My Health Record enshrines choice
A change in the law enabling people to delete permanently their My Health Record, should strengthen public trust in the system, the Consumers Health Forum says.
“This change will reassure those people who were concerned that their decision to opt out of MHR would not prevent their record being accessed by officials at some later time,” the CEO of the Consumers Health Forum, Leanne Wells, said.
“The Australian Digital Health Agency says that from today (24 January), a function has been activated in the My Health Record system that allows a person to permanently delete their record at any time, including any backups and that all records previously cancelled will also be permanently deleted from the system.
“This step comes as Australians have just one more week to decide whether or not to opt out of MHR, one of the most significant developments in our health system for many years.
“MHR will enable all Australians to store and share their own medical information so that it can be promptly accessed by doctors and other health providers, with access and security controls the consumer can set. My Health Record is a step towards more people being actively involved in their care.
“The deadline for people to opt out of MHR is January 31. People who do nothing will be automatically enrolled onto MHR. Those who want no part of MHR can cancel now or at any time in the future. You can also set controls on who may see your health records. For more details go to My Health Record website or help line, 1800 723 471.
“The Consumers Health Forum has for some years strongly supported a secure national health records system because of the potentially great benefits it offers consumers and health providers,” Ms Wells, said.
“About one million people have decided to opt out of MHR as they are entitled to.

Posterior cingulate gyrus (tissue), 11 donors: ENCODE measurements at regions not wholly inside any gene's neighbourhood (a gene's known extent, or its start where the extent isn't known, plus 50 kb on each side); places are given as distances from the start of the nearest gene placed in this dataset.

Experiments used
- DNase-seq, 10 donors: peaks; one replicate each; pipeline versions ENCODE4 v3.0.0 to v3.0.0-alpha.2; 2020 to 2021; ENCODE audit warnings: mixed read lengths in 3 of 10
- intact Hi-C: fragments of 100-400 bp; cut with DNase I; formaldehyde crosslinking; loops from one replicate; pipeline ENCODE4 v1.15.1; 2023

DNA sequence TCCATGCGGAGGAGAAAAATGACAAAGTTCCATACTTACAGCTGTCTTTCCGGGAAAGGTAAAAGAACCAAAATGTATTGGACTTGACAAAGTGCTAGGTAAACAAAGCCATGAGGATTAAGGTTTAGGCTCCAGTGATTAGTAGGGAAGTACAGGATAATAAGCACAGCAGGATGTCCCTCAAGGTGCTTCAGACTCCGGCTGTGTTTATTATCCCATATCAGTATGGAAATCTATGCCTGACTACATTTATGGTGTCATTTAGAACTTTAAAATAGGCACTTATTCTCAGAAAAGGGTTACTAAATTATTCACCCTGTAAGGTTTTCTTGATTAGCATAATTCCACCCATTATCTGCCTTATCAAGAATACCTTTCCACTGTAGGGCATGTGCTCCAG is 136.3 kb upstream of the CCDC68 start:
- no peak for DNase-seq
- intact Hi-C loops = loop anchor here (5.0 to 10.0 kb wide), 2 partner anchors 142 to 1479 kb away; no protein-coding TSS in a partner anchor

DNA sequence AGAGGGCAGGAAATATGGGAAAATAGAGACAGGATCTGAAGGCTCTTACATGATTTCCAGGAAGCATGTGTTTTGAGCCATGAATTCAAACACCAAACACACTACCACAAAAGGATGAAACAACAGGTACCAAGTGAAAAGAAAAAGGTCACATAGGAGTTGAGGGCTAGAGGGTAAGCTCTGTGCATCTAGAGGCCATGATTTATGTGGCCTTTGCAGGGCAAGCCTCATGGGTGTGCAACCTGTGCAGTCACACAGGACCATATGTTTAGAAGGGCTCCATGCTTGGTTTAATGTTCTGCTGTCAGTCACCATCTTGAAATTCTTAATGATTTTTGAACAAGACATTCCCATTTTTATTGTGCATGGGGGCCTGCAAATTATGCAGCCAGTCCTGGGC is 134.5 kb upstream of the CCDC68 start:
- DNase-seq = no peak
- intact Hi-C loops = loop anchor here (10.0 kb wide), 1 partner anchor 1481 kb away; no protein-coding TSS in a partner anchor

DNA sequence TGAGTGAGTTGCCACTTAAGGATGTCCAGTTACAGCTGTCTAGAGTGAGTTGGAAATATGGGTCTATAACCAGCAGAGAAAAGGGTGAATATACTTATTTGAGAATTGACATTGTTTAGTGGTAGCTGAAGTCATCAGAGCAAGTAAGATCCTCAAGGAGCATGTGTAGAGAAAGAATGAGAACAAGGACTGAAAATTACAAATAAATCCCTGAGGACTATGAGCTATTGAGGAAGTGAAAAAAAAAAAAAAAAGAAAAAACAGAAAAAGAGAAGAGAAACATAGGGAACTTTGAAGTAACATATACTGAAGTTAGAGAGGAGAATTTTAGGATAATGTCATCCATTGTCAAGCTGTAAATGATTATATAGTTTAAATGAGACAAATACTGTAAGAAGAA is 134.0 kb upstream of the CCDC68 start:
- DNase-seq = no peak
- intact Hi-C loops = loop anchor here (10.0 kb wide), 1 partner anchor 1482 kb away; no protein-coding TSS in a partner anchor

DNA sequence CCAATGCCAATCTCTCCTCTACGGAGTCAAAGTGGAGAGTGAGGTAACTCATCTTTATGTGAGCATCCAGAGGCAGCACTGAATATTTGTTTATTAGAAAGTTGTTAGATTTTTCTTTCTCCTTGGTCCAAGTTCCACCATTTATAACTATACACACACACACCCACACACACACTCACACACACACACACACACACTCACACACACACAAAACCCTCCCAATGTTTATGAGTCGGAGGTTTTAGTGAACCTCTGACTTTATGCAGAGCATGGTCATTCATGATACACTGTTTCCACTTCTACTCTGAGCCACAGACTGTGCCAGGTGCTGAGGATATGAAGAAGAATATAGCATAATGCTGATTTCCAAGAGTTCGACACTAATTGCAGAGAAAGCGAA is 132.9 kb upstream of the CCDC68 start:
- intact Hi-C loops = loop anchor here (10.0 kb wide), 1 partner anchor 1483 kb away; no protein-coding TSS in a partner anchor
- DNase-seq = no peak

“We accept there have been serious questions raised about privacy and security issues.
“However, we believe the changes introduced by the Government should resolve these concerns. The doubts and criticisms about security must be weighed against the long-term benefits of information technology that will bring to health care the advances in services and access already taken for granted in other parts of modern life.
“The MHR will improve efficiency and precision in medicine, providing scope for consumers to have a better-informed role in their own health care and in particular facilitating the care of those with chronic and complex conditions.
“More significant improvements will be needed to the MHR system as we learn from experience but February 1 marks a pivotal day in Australian health care,” Ms Wells said.
The important legislative changes to privacy and security safeguards introduced by the Federal Government late last year include:
- Cancelled records will be fully deleted from the system and all backups. This feature has not yet been implemented, however the Australian Digital Health Agency (ADHA) has assured us that it will be by January 31.
- Better privacy protections for 14 to 17-year-olds so that access to records by parents will automatically be withheld and the record-holder would have to consent to their access being allowed. The ADHA has said this provision will be introduced shortly.
- MHR data can’t be used for insurance or employment purposes.
- Improved protections for those at risk of domestic violence.
- Making it clear that the only government agencies that can access the MHR system are the ADHA, the Department of Health and the Chief Executive of Medicare.
- Ensuring the system cannot be privatised.
- Enshrining in legislation the principles and governance structure in the Framework to guide the secondary uses of My Health data.
- Increasing the penalties incurred for inappropriate or unauthorised use.
CHF has compiled a ‘Hub’ for the My Health Record webinar series with information on how it all works, what you might want to consider when making your decision, and where you can find more resources to help you think it through.
State and territory health departments also have further location specific information available on My Health Record. While the number of hospital systems and health providers connected to the system is rapidly increasing, not all of those who are connected are able to access the full range of information held in a person’s record yet.